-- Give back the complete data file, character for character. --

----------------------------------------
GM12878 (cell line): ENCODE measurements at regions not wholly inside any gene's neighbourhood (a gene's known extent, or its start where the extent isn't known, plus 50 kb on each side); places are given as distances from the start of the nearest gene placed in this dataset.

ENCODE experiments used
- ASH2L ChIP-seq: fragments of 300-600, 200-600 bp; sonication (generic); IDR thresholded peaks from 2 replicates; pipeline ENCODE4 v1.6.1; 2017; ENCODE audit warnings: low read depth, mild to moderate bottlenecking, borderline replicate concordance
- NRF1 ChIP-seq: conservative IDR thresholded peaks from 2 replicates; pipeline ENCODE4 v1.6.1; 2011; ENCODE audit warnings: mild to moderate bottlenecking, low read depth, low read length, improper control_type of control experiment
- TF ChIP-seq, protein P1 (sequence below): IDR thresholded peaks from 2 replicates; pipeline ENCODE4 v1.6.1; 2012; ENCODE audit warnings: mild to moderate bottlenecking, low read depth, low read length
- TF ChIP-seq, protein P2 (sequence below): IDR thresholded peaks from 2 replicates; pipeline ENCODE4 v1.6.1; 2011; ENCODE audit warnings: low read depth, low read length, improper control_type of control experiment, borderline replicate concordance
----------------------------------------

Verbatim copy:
GM12878 (cell line): ENCODE measurements at regions not wholly inside any gene's neighbourhood (a gene's known extent, or its start where the extent isn't known, plus 50 kb on each side); places are given as distances from the start of the nearest gene placed in this dataset.

ENCODE experiments used
- ASH2L ChIP-seq: fragments of 300-600, 200-600 bp; sonication (generic); IDR thresholded peaks from 2 replicates; pipeline ENCODE4 v1.6.1; 2017; ENCODE audit warnings: low read depth, mild to moderate bottlenecking, borderline replicate concordance
- NRF1 ChIP-seq: conservative IDR thresholded peaks from 2 replicates; pipeline ENCODE4 v1.6.1; 2011; ENCODE audit warnings: mild to moderate bottlenecking, low read depth, low read length, improper control_type of control experiment
- TF ChIP-seq, protein P1 (sequence below): IDR thresholded peaks from 2 replicates; pipeline ENCODE4 v1.6.1; 2012; ENCODE audit warnings: mild to moderate bottlenecking, low read depth, low read length
- TF ChIP-seq, protein P2 (sequence below): IDR thresholded peaks from 2 replicates; pipeline ENCODE4 v1.6.1; 2011; ENCODE audit warnings: low read depth, low read length, improper control_type of control experiment, borderline replicate concordance